Marvel Comics became a highly popular franchise, and Stan Lee was promoted to editorial director and publisher in 1972. He later moved to the West Coast to be involved in Marvel’s film ventures and eventually became chairman emeritus.
Shepherding the Rise of a Blockbuster Industry
Lee has become involved in a variety of multimedia projects while also serving as an ambassador for Marvel, even though he has filed lawsuits against the company and been the subject of debate over appropriate compensation for comic creators. The writer has seen Marvel develop into an entity that has inspired blockbuster film entertainment like the Iron Man, X-Men, Thor and The Avengers franchises.
Lee started intellectual-property company POW! Entertainment in 2001 and the following year published his autobiography, Excelsior! The Amazing Life of Stan Lee. Later in the decade he received a Medal of Arts honor from President George W. Bush and launched the History Channel show Stan Lee’s Superhumans, a series that looked at people with remarkable skills and abilities.
2012 saw more new ventures. Lee co-wrote a graphic novel, Romeo and Juliet: The War, which landed on The New York Times‘ best-seller list and launched a YouTube channel, Stan Lee’s World of Heroes, which features comic, comedy and sci-fi content. At the end of the year, the ever-active Lee turned 90.
Later Health Problems, Legal Battles & Death
Lee endured the loss of his wife of nearly 70 years, Joan, in July 2017. He then gave fans a scare when he checked into a hospital for an irregular heartbeat and shortness of breath the following January. However, the comic book titan was discharged shortly afterward, and announced he was ready to resume a full schedule with the latest Marvel feature, Black Panther, soon to be released.
Although things seemed to be humming along nicely for Lee and the Marvel universe, an April 2018 feature in The Hollywood Reporter painted a far different story. According to the publication, Lee’s daughter J.C. and other insiders were engaged in a battle over care of the 95-year-old and the future of his estate, the sides pitting Lee against one another and inducing him to dismiss formerly trusted associates. The piece also described J.C.’s tempestuous relationship with Lee, including an incident in which she physically assaulted both of her elderly parents.
Lee died on November 12, 2018 in Los Angeles, California.
When you think of indie publishing or self-publishing, what’s usually the first thing that comes to mind? You usually think—not quite as professional, right? Maybe not as much earning potential? Well, I’m glad you stopped in because we are going to break these misconceptions today! One thing that traditional publishing does have the advantage of is that it is a bit easier to become nationally recognized through a traditional publishing house, but we will cover that in Part Three of this series.
Issue One: I won’t be taken seriously as a self-published author.
This is something that many indie authors fear. We struggle with it and convince ourselves that we need to keep sending manuscripts to big publishing houses so we aren’t “settling” for indie publishers. Well, let’s talk about that for a minute.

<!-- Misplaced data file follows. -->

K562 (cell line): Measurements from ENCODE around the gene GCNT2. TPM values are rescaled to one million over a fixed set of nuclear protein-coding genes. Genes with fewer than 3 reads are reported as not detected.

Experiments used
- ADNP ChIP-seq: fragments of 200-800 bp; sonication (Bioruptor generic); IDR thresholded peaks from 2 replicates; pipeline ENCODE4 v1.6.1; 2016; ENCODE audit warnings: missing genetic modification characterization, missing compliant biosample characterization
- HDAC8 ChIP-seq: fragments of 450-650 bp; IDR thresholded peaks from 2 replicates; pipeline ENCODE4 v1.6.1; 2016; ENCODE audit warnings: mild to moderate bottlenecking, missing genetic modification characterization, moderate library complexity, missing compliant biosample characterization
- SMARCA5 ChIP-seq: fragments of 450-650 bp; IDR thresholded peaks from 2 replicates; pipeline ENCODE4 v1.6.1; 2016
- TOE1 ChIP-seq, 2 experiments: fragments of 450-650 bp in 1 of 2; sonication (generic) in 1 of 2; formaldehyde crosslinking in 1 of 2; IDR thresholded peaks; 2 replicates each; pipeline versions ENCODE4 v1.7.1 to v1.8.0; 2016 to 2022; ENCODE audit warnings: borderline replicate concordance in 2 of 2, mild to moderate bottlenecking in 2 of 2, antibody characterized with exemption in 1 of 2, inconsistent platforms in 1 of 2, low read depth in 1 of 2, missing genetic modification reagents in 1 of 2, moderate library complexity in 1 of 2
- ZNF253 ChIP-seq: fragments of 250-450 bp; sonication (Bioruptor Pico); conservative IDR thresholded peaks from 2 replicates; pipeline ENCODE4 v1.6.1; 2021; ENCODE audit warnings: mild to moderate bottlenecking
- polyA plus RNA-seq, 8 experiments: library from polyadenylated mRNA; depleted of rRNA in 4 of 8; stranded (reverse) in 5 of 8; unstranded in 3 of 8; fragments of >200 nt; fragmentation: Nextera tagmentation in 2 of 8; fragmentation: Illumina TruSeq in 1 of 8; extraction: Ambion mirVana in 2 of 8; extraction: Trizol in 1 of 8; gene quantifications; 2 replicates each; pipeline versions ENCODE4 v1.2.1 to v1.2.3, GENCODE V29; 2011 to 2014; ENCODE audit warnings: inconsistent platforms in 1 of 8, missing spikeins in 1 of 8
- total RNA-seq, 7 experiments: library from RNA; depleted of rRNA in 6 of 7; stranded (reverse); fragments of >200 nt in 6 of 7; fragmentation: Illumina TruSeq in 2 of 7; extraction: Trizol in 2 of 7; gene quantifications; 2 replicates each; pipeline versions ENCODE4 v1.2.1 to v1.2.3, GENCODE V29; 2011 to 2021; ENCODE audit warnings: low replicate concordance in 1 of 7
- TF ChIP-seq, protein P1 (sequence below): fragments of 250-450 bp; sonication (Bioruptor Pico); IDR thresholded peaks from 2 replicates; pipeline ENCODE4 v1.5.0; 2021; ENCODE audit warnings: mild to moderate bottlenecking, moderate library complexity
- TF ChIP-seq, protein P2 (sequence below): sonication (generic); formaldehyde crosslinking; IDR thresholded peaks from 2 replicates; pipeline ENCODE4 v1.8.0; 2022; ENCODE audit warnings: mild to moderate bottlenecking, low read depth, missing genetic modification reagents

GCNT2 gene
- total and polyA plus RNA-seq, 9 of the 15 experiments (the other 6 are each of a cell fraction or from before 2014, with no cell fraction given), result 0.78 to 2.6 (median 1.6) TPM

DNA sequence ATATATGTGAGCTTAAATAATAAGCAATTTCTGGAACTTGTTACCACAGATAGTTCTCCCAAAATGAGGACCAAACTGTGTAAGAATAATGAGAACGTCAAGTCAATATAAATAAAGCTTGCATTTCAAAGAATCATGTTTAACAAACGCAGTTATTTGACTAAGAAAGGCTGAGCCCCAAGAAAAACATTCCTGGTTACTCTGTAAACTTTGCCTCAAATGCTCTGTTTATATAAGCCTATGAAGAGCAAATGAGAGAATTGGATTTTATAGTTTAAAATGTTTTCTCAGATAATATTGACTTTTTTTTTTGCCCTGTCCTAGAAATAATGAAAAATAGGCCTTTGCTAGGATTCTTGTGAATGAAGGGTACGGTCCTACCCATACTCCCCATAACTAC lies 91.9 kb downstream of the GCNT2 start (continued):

Self-publishing is quickly moving to the foreground for a lot of reasons. There are some who will say that a self-published author isn’t a professional writer. The main reason for that is they don’t gain the preconceived success that comes with traditional publishing. But that’s all it is—perception. There are writers with book deals who are just scraping by, and there are self-published writers who are raking in upwards of forty thousand a month. I don’t know about you, but I would call that success! It all lies in your perception and the work you are willing to put in. If you don’t see yourself as a professional writer (even if you have a day job), then you won’t put in the work of a professional writer. Ultimately, if you want to be taken seriously as a writer, then you need to take yourself seriously and work hard at honing your craft and producing your best work! Which brings us to the advantages of indie publishing.
Issue Two: There’s not as much earning potential.
This is so far from the truth it hurts! The reason this is a popular notion is because of the instant accreditation you can get through a traditional publishing house. Publications and critics will see traditional publishing as a sign of quality because the work comes from a credible source. So you will have initial purchase orders, but as we covered in part one, purchase orders don’t necessarily translate into sales. Let’s look at how indie royalties work.
There are two ways you can go—completely self-published where you handle every aspect of creation, publishing, and marketing, or there are indie publishers who pick up some of the legwork. We will delve into the differences between the two in the next part of this series. Either way you go, the royalties end up pretty similar. Amazon royalties can vary depending on where and how you are publishing.
Through KDP (Kindle Direct Publishing), you can sell print books. After their cut is taken out for printing costs and a little to wet their beak, you are left with around 23-35% profit. Which isn’t bad when you consider that you won’t have an agent taking 15% of your profit from sales.